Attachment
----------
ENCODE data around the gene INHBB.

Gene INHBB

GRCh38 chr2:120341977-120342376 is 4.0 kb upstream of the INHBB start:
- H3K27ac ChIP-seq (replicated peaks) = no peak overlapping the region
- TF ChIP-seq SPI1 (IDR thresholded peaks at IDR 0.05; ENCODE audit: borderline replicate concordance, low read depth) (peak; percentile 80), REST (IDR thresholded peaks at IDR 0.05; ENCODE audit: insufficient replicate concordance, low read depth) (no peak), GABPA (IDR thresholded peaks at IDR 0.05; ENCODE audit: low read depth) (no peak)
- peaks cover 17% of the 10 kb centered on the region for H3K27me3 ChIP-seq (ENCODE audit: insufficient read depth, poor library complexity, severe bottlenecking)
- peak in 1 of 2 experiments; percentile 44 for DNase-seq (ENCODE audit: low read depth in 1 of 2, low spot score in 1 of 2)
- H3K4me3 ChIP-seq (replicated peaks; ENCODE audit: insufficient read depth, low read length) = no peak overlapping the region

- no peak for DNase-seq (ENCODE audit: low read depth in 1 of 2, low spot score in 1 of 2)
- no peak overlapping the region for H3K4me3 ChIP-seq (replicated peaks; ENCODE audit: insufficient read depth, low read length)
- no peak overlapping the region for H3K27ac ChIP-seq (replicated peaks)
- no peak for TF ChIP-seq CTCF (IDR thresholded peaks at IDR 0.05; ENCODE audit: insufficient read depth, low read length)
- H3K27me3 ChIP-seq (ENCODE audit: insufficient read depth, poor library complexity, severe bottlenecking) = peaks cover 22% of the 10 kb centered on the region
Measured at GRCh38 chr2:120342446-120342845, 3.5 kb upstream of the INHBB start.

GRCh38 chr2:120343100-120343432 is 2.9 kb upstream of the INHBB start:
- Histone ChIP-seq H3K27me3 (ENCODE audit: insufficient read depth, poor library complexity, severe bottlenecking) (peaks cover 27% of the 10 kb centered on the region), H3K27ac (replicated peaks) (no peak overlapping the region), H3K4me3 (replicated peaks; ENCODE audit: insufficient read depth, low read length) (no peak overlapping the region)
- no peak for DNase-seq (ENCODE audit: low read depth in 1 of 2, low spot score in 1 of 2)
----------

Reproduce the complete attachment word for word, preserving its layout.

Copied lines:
ENCODE data around the gene INHBB.

Gene INHBB

GRCh38 chr2:120341977-120342376 is 4.0 kb upstream of the INHBB start:
- H3K27ac ChIP-seq (replicated peaks) = no peak overlapping the region
- TF ChIP-seq SPI1 (IDR thresholded peaks at IDR 0.05; ENCODE audit: borderline replicate concordance, low read depth) (peak; percentile 80), REST (IDR thresholded peaks at IDR 0.05; ENCODE audit: insufficient replicate concordance, low read depth) (no peak), GABPA (IDR thresholded peaks at IDR 0.05; ENCODE audit: low read depth) (no peak)
- peaks cover 17% of the 10 kb centered on the region for H3K27me3 ChIP-seq (ENCODE audit: insufficient read depth, poor library complexity, severe bottlenecking)
- peak in 1 of 2 experiments; percentile 44 for DNase-seq (ENCODE audit: low read depth in 1 of 2, low spot score in 1 of 2)
- H3K4me3 ChIP-seq (replicated peaks; ENCODE audit: insufficient read depth, low read length) = no peak overlapping the region

- no peak for DNase-seq (ENCODE audit: low read depth in 1 of 2, low spot score in 1 of 2)
- no peak overlapping the region for H3K4me3 ChIP-seq (replicated peaks; ENCODE audit: insufficient read depth, low read length)
- no peak overlapping the region for H3K27ac ChIP-seq (replicated peaks)
- no peak for TF ChIP-seq CTCF (IDR thresholded peaks at IDR 0.05; ENCODE audit: insufficient read depth, low read length)
- H3K27me3 ChIP-seq (ENCODE audit: insufficient read depth, poor library complexity, severe bottlenecking) = peaks cover 22% of the 10 kb centered on the region
Measured at GRCh38 chr2:120342446-120342845, 3.5 kb upstream of the INHBB start.

GRCh38 chr2:120343100-120343432 is 2.9 kb upstream of the INHBB start:
- Histone ChIP-seq H3K27me3 (ENCODE audit: insufficient read depth, poor library complexity, severe bottlenecking) (peaks cover 27% of the 10 kb centered on the region), H3K27ac (replicated peaks) (no peak overlapping the region), H3K4me3 (replicated peaks; ENCODE audit: insufficient read depth, low read length) (no peak overlapping the region)
- no peak for DNase-seq (ENCODE audit: low read depth in 1 of 2, low spot score in 1 of 2)